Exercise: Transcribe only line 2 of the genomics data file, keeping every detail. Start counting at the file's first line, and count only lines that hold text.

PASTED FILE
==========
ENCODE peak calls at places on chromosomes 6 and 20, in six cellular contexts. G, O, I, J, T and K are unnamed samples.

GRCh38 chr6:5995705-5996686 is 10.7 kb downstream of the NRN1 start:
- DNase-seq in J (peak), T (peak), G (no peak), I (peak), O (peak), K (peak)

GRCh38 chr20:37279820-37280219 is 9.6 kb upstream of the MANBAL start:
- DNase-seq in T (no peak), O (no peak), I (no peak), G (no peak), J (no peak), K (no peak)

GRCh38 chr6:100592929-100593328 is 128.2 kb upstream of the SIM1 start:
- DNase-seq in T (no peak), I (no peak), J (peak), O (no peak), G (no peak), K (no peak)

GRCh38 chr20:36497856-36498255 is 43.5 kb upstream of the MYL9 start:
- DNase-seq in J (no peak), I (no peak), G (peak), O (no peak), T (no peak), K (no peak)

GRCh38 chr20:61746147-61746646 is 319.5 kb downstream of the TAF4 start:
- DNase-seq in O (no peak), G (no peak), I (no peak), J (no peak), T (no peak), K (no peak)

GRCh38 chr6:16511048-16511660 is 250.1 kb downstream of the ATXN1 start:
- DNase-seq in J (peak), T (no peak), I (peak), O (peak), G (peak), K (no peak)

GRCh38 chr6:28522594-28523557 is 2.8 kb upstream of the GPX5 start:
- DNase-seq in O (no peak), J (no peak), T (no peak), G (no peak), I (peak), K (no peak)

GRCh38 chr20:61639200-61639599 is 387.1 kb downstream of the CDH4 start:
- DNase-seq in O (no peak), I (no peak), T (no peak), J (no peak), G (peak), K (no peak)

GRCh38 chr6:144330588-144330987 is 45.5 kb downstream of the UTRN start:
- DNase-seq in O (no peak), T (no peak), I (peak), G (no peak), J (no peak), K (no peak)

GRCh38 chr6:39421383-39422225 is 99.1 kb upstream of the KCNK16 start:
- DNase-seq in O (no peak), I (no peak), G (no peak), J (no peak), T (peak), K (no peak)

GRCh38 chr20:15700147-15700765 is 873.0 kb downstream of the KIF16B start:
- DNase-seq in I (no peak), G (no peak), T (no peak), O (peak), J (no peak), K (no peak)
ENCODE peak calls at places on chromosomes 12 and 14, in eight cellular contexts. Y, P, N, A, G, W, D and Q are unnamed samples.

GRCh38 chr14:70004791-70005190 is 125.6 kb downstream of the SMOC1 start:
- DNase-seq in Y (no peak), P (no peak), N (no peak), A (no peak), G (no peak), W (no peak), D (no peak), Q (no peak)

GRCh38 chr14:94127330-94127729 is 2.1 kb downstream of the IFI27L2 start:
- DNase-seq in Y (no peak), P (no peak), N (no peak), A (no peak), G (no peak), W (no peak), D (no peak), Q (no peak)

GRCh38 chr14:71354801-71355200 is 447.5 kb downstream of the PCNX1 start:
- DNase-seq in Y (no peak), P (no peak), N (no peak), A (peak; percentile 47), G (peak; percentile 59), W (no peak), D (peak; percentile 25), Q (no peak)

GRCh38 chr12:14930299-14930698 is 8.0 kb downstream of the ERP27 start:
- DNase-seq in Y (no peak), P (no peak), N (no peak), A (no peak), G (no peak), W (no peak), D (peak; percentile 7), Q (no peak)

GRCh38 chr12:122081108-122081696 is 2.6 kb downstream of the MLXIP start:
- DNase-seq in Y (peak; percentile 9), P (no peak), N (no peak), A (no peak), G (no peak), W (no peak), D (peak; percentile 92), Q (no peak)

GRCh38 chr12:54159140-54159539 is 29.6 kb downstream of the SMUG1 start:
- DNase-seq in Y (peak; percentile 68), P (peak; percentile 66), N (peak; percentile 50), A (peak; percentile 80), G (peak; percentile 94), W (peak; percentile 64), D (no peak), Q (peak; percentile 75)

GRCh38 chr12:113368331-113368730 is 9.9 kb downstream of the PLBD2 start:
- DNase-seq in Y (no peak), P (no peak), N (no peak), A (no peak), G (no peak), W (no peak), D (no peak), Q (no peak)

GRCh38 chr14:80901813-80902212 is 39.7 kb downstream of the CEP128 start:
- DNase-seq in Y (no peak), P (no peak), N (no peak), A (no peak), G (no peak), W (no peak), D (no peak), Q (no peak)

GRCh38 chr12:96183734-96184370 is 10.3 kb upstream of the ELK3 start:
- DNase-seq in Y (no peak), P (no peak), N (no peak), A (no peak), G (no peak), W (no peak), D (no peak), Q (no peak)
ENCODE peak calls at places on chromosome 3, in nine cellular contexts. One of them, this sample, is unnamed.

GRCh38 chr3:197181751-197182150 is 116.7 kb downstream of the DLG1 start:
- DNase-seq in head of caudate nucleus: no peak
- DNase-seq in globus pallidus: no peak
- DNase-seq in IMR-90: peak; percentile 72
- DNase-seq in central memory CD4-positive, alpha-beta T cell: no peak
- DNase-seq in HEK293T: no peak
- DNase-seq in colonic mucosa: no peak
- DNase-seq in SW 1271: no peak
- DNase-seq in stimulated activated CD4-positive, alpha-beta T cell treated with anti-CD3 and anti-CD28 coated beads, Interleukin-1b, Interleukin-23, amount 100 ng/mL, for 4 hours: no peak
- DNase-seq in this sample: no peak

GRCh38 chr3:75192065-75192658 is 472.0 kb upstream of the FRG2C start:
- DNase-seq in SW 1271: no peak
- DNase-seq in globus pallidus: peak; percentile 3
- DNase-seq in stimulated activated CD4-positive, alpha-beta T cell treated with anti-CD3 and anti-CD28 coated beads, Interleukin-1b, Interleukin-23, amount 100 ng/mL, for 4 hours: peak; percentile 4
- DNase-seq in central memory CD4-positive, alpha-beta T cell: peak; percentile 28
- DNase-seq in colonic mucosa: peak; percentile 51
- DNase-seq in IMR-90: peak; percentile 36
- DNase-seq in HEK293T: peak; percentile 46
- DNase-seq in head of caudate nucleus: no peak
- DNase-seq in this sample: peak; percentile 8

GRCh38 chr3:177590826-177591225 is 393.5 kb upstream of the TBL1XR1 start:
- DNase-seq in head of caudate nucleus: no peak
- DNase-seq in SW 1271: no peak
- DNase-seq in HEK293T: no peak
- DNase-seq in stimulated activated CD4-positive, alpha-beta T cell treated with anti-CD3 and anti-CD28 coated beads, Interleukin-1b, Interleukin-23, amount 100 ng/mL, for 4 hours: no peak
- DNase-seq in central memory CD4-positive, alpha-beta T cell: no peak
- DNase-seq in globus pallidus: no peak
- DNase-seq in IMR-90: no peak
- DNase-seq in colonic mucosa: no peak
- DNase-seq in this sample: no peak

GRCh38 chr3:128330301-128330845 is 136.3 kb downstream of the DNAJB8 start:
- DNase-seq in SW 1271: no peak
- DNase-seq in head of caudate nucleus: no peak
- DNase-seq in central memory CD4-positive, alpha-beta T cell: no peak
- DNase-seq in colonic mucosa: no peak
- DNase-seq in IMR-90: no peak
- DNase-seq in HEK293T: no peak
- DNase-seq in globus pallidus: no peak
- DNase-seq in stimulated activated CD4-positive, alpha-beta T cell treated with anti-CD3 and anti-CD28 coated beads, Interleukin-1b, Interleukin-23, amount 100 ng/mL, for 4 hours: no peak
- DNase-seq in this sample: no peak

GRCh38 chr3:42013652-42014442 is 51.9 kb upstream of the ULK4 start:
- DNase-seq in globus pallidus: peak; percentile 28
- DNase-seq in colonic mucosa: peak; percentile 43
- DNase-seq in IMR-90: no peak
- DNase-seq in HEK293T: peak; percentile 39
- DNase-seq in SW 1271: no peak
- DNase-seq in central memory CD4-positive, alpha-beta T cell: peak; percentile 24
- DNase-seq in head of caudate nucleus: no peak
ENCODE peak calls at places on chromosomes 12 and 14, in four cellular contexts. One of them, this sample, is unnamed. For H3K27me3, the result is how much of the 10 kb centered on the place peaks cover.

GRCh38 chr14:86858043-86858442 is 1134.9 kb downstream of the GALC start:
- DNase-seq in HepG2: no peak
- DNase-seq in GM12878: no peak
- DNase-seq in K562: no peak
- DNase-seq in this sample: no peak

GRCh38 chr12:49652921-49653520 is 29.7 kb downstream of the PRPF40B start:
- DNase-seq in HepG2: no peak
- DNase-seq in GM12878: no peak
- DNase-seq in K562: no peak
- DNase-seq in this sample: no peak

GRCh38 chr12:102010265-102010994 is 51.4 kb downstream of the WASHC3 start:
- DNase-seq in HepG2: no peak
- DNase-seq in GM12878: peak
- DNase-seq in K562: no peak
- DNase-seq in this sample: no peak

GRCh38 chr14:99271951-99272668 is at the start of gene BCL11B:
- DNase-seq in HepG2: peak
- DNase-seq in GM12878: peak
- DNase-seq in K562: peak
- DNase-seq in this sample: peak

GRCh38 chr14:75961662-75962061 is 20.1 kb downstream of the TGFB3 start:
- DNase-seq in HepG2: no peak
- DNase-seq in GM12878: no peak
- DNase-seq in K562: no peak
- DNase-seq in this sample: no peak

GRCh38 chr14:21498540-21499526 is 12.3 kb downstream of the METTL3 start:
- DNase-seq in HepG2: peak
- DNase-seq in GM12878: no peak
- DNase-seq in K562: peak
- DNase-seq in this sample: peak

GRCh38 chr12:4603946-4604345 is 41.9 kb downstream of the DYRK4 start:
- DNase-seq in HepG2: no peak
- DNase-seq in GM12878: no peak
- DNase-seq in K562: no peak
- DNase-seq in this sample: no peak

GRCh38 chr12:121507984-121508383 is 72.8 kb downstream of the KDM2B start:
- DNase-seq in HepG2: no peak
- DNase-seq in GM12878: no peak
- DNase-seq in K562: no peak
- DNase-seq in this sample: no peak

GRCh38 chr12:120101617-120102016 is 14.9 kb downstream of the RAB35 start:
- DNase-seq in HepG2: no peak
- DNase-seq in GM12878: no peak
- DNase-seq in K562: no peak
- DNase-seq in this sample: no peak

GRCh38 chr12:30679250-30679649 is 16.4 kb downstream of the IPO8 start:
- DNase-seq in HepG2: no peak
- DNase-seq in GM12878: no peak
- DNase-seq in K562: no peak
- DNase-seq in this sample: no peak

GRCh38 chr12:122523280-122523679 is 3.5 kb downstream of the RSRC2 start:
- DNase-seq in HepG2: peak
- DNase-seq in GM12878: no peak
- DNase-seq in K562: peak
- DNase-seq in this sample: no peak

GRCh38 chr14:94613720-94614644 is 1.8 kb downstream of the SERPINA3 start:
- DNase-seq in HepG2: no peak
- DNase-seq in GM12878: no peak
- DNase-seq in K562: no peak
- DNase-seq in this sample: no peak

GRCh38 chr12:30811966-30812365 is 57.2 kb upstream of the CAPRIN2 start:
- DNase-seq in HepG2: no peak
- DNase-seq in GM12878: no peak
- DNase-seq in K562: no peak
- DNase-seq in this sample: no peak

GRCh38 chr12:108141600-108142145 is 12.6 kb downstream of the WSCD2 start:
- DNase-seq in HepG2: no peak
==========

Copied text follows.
GRCh38 chr6:5995705-5996686 is 10.7 kb downstream of the NRN1 start: